Article Summary:

What is yoga?

What Is Yoga?

Yoga means to be completely at peace within yourself. It is not possible to define this peace except to say it is freedom from all suffering, freedom from self-doubt and mental confusion. A sweet natural blessedness unfolds in you as you approach this peace, which is increasingly realized as the very essence of your life. This realization is called yoga: a clear awareness of the union or oneness of your body, mind and ego with the source of your life and consciousness.

Being established in the actuality of this knowledge, your life flows with a vital freshness and harmony, clear in mental alertness and sublime with loving compassion. This fully conscious state is infinitely expansive, creative and life-supportive.

Self-knowledge is possible due to the capacity of consciousness, through the human mind, to be self-reflective; in other words, you have the capacity to know the essence of your own life and mind. This potential has been researched, on the Indian sub-continent in particular, for thousands of years.

Yoga is one of countless explorations into this nature of consciousness and existence. Yogis have discovered, through intensely deep personal inquiry, that at the root of their own life exist infinite space, freedom and the ever-present moment, which is awareness.

Any temporal activities, situations or outcomes do not alter this unchanging space, whether of the physical world, the mind, or any interpersonal relationships. Therefore, when one finds, remembers and becomes established in identity as this, then there is not longer any need of the individual ego to have to prove superiority or to believe in thoughts of being inferior to anyone else. This pure space of your existence is not affected by the words of praise from anyone; neither are you diminished by criticism.

In this state of awareness the body and mind continue to function; the body moves and thoughts do not stop. But the belief that thinking equals reality is finished. A result is that thoughts of anxiety, anger, fear, neediness and confusion pass away and don't tend to recur.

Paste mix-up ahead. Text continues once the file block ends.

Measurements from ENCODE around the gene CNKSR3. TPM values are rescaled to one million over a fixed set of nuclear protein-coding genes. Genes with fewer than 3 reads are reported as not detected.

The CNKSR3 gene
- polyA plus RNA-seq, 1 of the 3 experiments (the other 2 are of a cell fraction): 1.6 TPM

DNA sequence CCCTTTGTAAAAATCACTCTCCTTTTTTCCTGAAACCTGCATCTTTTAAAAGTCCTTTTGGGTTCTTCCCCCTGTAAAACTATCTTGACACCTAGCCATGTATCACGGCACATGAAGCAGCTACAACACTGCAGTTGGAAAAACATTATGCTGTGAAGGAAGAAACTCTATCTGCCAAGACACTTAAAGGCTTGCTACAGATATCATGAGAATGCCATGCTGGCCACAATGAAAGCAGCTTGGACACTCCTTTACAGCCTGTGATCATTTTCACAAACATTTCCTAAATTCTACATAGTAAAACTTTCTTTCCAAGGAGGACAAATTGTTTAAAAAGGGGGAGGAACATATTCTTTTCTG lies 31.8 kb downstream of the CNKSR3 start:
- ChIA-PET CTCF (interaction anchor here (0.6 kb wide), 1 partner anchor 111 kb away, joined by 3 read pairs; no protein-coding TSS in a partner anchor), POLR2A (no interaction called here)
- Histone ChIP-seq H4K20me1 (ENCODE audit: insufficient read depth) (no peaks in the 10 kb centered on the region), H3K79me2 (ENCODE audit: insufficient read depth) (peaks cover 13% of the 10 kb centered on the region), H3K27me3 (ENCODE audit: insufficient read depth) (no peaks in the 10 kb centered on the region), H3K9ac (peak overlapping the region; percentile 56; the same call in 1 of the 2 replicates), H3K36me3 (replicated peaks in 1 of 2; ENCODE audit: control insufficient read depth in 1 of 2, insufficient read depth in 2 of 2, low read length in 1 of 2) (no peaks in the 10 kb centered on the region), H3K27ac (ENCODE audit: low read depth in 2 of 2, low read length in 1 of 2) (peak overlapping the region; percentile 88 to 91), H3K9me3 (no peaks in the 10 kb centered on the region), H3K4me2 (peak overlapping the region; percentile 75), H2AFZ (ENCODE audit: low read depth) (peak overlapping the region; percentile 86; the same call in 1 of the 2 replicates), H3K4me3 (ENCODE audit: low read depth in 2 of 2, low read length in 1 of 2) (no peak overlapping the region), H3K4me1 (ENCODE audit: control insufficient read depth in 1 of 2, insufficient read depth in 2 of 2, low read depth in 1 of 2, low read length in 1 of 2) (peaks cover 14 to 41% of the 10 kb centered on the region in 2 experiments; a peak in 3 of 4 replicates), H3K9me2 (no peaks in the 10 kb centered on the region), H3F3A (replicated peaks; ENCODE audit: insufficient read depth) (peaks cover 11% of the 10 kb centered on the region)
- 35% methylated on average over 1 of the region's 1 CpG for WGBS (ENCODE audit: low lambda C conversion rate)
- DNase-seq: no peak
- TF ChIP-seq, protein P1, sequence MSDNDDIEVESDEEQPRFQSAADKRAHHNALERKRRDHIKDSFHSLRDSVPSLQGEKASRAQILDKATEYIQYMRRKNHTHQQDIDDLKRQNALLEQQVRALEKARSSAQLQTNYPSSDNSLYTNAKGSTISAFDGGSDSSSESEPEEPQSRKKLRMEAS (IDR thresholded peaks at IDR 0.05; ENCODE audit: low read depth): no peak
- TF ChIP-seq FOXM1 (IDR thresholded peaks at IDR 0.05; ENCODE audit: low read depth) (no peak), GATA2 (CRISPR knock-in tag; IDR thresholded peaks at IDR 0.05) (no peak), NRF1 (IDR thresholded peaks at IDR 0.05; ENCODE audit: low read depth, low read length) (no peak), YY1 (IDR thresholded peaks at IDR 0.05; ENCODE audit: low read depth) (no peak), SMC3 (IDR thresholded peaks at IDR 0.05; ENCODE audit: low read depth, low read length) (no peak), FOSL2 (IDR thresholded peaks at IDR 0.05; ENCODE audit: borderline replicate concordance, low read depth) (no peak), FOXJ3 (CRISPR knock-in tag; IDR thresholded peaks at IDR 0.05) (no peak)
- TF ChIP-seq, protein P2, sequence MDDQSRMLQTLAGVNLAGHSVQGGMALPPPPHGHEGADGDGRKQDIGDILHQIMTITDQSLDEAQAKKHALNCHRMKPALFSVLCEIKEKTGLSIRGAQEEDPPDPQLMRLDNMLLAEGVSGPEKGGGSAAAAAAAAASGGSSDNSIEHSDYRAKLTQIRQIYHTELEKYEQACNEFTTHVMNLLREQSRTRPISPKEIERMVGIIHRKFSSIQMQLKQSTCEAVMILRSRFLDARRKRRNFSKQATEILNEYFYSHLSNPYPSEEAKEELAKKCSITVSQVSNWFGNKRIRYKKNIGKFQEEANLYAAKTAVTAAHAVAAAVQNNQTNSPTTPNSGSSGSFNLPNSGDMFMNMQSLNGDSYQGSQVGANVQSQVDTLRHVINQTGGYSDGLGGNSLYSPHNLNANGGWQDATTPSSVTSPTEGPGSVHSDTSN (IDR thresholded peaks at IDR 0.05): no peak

Just as waves pass through the immensity of the ocean and are gone, leaving the ocean as it always is, so thoughts pass through the immensity of your consciousness and are gone, leaving you just as you always have been. A yogi is someone who engages in practices in order to realize this essential existence and the potential power of their own awareness.

Many schools of yoga practice have evolved in India over the last thousands of years such as:

Dhyaan Yoga - the practice of meditation in order to refine and increase the capacity of the mind to know life's true nature,

Mantr Yoga - repeating vibrations of sound to effect mental transformation,

Gyaan Yoga - realization through intellectual inquiry,

Bhakti Yoga - liberation through utter surrender to the will of the Divine,

Karm Yoga - freedom through selfless actions,

Hath and Tantr Yoga - engaging the body as vehicle and temple of prayer and practice.

The scripture "The Bhagavad Gita" describes most of these paths, showing that they can be simultaneous practices for the human who is striving to overcome fear or confusion. Each approach actually increases one's capacity to practice the other aspects.

The yogi sage Patanjali collected and pithily encoded the wisdom of thousands of previous years of meditation research, which had to that time been taught in oral traditions. He drew upon the metaphysics of the Saankhya school of philosophy while detailing techniques and stages of a yogi's practice, particularly of meditation.

Patanjali is commonly known for the eight distinct limbs of yoga practice he presented. Four of these are outer practices listing social and personal virtues as well as mentioning physical and breath exercises for the aspirant of yogic awareness. The four inner practices focus on meditation methods and results. Patanjali emphasized that the resultant apex of yoga awareness is of freedom, oneness and peace.

Yoga is known as one of the six major current philosophies in India, which, rather than being merely theoretical doctrines, aim to unfold the true existence of the student. Common to all six schools is that a human can evolve into a divine awareness of their life.

Padma is one of Canada's best-known teachers of meditation and yoga. Padma writes and hosts a daily national tv series called Living Yoga with Padma. She has also produced two instructional dvds.

Padma studied meditation in the Himalayas of India for eight years. She mastered Sanskrit texts of philosophy and is authorized to teach meditation and yoga by the director of the International Meditation Institute of India.

Padma?s program perfectly unites ancient eastern wisdom with modern western living. In Canada, she has been educating yoga teachers, doctors and corporate clients in the subtle yogic arts of healing the body and clearing the mind.

Padma was director of the Padma Yoga and Meditation Center in Vancouver, B.C., and currently leads courses and workshops. Padma holds a B.Sc. in Biology from McGill University, Canada.

To each of her classes, Padma brings a rich wisdom of physical, intellectual and spiritual knowledge. She aims to awaken a freshness, freedom and health in all aspects of our lives.

For more information visit: Padma

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